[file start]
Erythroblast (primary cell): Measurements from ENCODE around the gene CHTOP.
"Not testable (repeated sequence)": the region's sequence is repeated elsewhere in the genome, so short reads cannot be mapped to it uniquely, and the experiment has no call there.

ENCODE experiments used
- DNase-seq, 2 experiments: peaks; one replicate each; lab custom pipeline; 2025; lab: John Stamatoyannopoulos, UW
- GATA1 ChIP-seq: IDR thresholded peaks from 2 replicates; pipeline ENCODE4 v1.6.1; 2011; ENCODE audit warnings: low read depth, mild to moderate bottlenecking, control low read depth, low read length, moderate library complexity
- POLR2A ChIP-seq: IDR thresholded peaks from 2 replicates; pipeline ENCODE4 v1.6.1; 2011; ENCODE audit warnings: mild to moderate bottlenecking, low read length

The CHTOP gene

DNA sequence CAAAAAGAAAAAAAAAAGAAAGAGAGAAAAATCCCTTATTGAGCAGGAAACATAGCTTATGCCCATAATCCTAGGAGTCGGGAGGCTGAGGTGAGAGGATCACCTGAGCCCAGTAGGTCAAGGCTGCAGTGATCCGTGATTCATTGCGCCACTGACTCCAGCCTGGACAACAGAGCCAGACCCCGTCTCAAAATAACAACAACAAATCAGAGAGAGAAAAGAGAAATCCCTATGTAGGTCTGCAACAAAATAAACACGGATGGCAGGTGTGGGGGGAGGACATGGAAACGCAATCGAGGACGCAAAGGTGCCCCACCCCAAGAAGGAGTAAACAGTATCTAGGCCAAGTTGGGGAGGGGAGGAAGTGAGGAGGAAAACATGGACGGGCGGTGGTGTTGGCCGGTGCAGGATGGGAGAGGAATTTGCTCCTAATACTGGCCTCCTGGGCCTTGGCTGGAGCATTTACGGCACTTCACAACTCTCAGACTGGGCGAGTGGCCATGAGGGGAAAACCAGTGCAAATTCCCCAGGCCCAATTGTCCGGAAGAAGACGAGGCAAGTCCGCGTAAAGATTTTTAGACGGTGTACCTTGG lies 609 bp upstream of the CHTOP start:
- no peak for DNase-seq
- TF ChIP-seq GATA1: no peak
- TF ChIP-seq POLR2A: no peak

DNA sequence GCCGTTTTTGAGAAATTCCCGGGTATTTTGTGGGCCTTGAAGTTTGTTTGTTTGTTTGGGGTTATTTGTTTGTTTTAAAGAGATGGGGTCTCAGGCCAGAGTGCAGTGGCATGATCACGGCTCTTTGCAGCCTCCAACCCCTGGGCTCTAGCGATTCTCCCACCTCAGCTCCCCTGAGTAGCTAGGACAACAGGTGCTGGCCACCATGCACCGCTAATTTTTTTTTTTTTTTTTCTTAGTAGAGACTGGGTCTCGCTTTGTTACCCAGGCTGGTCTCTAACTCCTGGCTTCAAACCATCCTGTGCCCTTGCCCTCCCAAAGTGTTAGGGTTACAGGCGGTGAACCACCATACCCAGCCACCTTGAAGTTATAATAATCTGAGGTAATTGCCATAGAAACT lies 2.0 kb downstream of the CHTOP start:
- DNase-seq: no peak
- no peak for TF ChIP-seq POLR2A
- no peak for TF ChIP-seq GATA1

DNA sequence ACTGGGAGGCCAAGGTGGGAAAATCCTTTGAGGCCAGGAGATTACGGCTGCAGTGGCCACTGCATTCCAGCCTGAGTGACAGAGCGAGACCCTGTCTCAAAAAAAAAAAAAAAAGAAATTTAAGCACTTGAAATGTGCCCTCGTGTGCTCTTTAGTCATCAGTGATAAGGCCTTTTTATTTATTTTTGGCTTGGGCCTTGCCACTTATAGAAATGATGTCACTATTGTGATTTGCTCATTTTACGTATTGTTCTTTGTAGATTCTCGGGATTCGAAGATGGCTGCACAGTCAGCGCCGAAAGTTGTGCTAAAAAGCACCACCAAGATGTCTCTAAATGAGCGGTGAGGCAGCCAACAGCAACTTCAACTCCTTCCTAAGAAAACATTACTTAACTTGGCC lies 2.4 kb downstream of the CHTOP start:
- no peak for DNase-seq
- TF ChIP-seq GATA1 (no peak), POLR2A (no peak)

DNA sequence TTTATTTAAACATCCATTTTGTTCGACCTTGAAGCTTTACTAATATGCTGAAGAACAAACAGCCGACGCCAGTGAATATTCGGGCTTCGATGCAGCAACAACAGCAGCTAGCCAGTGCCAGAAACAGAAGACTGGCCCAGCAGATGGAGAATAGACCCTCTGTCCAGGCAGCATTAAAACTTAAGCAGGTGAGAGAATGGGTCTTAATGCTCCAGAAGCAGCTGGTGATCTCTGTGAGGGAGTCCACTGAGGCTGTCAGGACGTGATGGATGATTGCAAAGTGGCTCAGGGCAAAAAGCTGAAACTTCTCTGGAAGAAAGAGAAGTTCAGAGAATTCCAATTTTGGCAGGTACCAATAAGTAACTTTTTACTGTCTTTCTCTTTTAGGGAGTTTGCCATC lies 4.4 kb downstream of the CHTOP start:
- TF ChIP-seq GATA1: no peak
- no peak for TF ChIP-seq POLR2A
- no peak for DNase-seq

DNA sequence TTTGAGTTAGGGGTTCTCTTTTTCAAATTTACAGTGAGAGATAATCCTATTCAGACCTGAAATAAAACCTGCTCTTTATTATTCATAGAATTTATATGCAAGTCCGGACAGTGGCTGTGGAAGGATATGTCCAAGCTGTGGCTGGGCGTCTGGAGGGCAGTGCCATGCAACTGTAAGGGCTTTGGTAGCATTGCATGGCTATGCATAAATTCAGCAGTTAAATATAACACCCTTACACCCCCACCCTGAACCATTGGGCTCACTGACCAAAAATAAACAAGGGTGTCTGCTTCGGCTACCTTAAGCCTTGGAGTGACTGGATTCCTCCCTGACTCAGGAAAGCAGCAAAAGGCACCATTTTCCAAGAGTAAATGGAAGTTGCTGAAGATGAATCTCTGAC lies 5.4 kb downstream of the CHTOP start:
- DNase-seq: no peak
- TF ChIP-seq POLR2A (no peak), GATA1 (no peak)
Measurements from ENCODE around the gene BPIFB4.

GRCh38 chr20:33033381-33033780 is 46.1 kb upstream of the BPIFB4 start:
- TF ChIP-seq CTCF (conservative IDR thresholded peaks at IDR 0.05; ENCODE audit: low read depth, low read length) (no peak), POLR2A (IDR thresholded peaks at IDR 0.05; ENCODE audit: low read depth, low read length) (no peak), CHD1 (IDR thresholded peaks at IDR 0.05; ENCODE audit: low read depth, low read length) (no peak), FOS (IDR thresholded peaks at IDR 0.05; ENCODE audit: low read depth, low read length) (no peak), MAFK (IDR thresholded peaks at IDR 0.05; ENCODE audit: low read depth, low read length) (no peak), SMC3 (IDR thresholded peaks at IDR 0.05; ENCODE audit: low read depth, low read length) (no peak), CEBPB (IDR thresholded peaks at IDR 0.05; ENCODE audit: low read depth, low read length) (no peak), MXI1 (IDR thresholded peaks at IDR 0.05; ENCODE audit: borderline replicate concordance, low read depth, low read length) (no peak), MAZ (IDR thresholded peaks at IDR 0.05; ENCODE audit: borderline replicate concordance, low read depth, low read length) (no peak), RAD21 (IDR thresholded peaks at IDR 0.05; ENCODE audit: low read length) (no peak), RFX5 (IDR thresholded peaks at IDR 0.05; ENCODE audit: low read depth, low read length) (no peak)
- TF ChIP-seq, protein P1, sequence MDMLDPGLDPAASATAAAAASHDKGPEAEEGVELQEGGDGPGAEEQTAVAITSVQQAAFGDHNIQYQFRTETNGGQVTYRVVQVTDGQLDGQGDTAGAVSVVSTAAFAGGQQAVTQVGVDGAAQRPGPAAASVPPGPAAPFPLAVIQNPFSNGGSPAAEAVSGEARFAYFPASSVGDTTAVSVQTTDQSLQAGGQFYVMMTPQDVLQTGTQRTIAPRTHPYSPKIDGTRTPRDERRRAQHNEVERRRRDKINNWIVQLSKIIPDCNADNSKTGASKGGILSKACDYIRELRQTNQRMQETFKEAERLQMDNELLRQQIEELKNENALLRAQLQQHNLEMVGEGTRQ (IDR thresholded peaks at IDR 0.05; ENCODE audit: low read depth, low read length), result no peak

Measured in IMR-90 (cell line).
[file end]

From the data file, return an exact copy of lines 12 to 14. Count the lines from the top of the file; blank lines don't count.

DNA sequence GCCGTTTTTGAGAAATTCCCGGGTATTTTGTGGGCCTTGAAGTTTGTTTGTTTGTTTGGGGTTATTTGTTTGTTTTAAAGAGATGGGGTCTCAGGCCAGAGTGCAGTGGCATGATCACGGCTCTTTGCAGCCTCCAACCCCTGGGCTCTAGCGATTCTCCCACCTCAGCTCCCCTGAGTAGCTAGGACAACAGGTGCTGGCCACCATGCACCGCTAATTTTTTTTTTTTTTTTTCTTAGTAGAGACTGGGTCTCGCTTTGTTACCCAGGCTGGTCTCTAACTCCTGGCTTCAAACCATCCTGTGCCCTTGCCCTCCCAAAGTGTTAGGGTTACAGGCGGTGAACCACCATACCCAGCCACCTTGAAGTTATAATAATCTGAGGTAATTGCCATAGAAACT lies 2.0 kb downstream of the CHTOP start:
- DNase-seq: no peak
- no peak for TF ChIP-seq POLR2A